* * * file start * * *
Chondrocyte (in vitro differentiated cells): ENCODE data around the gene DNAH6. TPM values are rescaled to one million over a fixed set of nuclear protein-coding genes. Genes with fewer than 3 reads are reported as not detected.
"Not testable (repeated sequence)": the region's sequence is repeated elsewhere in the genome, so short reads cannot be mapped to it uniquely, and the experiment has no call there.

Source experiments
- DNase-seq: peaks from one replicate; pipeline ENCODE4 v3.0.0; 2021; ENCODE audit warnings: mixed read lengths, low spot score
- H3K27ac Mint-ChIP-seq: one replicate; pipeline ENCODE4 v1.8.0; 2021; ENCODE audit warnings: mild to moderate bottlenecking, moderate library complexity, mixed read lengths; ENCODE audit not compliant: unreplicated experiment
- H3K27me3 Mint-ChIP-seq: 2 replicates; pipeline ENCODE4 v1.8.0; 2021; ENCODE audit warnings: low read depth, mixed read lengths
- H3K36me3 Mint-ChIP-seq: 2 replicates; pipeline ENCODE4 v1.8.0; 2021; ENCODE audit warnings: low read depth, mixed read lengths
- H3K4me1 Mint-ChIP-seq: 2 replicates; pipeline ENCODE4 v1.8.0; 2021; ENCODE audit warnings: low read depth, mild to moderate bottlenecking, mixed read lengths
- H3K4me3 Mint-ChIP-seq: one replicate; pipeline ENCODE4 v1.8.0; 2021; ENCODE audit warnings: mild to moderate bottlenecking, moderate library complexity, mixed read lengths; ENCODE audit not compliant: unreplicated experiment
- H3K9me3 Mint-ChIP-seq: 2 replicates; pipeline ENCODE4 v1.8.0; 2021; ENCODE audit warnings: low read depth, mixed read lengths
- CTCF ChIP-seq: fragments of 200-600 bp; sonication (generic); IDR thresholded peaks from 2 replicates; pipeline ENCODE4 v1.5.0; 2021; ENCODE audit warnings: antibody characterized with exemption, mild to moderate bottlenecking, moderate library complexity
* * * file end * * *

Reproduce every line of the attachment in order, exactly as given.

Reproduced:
Chondrocyte (in vitro differentiated cells): ENCODE data around the gene DNAH6. TPM values are rescaled to one million over a fixed set of nuclear protein-coding genes. Genes with fewer than 3 reads are reported as not detected.
"Not testable (repeated sequence)": the region's sequence is repeated elsewhere in the genome, so short reads cannot be mapped to it uniquely, and the experiment has no call there.

Source experiments
- DNase-seq: peaks from one replicate; pipeline ENCODE4 v3.0.0; 2021; ENCODE audit warnings: mixed read lengths, low spot score
- H3K27ac Mint-ChIP-seq: one replicate; pipeline ENCODE4 v1.8.0; 2021; ENCODE audit warnings: mild to moderate bottlenecking, moderate library complexity, mixed read lengths; ENCODE audit not compliant: unreplicated experiment
- H3K27me3 Mint-ChIP-seq: 2 replicates; pipeline ENCODE4 v1.8.0; 2021; ENCODE audit warnings: low read depth, mixed read lengths
- H3K36me3 Mint-ChIP-seq: 2 replicates; pipeline ENCODE4 v1.8.0; 2021; ENCODE audit warnings: low read depth, mixed read lengths
- H3K4me1 Mint-ChIP-seq: 2 replicates; pipeline ENCODE4 v1.8.0; 2021; ENCODE audit warnings: low read depth, mild to moderate bottlenecking, mixed read lengths
- H3K4me3 Mint-ChIP-seq: one replicate; pipeline ENCODE4 v1.8.0; 2021; ENCODE audit warnings: mild to moderate bottlenecking, moderate library complexity, mixed read lengths; ENCODE audit not compliant: unreplicated experiment
- H3K9me3 Mint-ChIP-seq: 2 replicates; pipeline ENCODE4 v1.8.0; 2021; ENCODE audit warnings: low read depth, mixed read lengths
- CTCF ChIP-seq: fragments of 200-600 bp; sonication (generic); IDR thresholded peaks from 2 replicates; pipeline ENCODE4 v1.5.0; 2021; ENCODE audit warnings: antibody characterized with exemption, mild to moderate bottlenecking, moderate library complexity